Review Date: September 13, 2002
Released by: Tempe Video
Release date: 7/23/2002
Region 1, NTSC
Full Frame 1.33:1
Have you ever had someone drag you to a party where you didn't know a single person? Even if you mingle a bit, you still feel like an outsider. They all use catch phrases and slang you haven't quite heard before, and they laugh hysterically at jokes that are totally unfunny to you. Well, I've found the cinematic equivalent of that kind of inside joke, and it's a micro-budget video called Townies. If you're in the mood to crash someone else's party, check out a copy on DVD from Tempe Video.
Oh man, this is gonna be tough. Well, first of all, we're introduced to a whole crew of "Townies". These are the homeless, mentally challenged, or just plain strange people that inhabit the small town of Schlarb, Ohio. While there seem to be several of these "townies", the main plot of the film (and I use "plot" in the absolute loosest sense of the word) mostly centers on three of them.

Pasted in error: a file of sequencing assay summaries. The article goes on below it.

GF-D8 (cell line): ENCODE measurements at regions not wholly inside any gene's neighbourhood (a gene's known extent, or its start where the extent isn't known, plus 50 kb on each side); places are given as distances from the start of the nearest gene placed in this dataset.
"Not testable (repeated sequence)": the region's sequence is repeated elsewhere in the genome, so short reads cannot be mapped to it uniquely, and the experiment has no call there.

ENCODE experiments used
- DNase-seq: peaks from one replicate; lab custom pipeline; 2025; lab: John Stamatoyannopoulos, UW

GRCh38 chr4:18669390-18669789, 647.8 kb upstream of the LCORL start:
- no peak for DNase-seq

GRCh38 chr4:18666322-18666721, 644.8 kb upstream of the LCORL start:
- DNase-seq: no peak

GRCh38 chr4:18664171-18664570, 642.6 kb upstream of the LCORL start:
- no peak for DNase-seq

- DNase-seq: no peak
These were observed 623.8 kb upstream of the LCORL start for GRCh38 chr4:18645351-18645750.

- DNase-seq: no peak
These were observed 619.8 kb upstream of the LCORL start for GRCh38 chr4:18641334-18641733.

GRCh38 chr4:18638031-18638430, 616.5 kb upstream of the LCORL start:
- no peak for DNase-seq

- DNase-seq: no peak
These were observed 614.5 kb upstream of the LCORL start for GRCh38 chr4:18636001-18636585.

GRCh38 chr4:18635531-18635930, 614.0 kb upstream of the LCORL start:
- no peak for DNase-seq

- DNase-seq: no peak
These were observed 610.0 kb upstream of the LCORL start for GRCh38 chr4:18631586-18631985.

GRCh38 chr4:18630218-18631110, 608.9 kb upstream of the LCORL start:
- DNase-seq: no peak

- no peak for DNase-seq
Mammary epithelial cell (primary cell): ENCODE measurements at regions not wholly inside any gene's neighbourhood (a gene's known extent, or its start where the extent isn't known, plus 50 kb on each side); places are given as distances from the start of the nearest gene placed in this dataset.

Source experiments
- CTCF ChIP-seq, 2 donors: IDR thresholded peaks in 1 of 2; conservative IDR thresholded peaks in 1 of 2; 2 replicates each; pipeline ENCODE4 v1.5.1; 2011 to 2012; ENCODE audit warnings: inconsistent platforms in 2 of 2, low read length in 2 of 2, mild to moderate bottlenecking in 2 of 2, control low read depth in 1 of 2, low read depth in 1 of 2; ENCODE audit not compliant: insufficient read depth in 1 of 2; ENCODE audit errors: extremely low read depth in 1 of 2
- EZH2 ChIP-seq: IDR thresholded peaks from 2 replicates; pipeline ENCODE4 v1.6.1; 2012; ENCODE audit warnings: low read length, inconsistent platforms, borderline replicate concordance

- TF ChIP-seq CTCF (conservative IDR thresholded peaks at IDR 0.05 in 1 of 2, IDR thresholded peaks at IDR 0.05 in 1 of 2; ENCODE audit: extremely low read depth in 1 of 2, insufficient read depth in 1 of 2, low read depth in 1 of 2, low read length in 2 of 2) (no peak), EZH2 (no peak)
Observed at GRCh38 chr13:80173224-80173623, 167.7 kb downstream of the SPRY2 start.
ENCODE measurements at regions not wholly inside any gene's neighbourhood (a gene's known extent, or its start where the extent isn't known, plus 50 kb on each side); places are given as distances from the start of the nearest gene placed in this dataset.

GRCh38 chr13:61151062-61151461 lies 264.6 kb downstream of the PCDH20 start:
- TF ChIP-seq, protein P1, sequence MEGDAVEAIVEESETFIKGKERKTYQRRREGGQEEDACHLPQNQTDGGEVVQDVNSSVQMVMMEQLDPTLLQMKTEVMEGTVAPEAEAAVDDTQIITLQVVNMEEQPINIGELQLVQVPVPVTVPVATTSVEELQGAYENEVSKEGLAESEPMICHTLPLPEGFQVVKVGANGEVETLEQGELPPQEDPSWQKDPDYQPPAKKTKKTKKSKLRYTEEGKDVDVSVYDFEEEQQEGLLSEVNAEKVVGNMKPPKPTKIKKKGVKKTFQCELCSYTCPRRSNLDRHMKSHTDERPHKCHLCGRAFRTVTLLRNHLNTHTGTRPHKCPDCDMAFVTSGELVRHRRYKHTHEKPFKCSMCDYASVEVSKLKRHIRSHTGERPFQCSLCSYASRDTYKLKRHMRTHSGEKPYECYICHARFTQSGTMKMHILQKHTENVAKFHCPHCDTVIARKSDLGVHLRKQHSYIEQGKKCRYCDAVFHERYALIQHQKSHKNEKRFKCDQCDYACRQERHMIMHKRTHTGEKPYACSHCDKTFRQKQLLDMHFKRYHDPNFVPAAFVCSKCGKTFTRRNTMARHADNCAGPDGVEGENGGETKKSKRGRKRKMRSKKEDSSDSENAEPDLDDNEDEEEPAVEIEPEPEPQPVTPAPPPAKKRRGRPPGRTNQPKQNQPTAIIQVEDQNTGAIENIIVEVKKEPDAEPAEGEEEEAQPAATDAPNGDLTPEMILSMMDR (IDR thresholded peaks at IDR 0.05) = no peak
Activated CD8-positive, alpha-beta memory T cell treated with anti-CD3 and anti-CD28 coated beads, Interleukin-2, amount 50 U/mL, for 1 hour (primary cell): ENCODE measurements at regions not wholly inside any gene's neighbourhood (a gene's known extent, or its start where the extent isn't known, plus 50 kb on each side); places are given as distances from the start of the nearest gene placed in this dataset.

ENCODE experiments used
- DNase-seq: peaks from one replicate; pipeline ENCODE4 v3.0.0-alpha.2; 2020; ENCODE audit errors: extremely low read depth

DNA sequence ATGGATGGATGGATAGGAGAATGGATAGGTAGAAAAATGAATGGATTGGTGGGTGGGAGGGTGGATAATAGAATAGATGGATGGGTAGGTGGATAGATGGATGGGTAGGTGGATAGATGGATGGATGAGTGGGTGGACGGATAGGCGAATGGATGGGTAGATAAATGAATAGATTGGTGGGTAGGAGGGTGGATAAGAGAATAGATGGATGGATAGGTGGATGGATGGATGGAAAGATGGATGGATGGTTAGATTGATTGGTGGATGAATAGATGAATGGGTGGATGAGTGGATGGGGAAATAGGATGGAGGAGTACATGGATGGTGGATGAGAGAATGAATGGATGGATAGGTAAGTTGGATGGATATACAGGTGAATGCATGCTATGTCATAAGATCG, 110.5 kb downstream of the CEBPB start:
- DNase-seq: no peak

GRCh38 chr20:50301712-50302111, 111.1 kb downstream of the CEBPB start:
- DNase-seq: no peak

Dickie (Toby Radloff) is a dumpster diver. A couple of the local youth (AKA white trash) who pretend to be his friends suggest that he have sex with his fellow townie Crazy Connie (Michelle Sibits). Dickie's attempted drunken tryst doesn't work out very well, but that doesn't matter when he finds a dead body in a dumpster. Dickie takes the corpse home and…well, it's best not to think about it.
Pricey (Lori Scarlett) is mute and child-like. She roams the town with a stroller that contains a small doll that looks just like her. Pricey's day starts to get really bad when she finds a guy cooking up some squirrels. And it gets even worse. After being assaulted (well, I think that's what happens, they don't really make it too clear), she loses her doll, and replaces it with the next best thing: Her friend's young son.
Lastly, we have the exceptionally strange Caduceus (Shane Koltnow). Caduceus faces the wrath of several of the local citizens who like to "townie-bash" (That term isn't from the movie. I made it up). After a pair of lesbians run him down, Caduceus hunts down those who hurt him, for a case of townie revenge.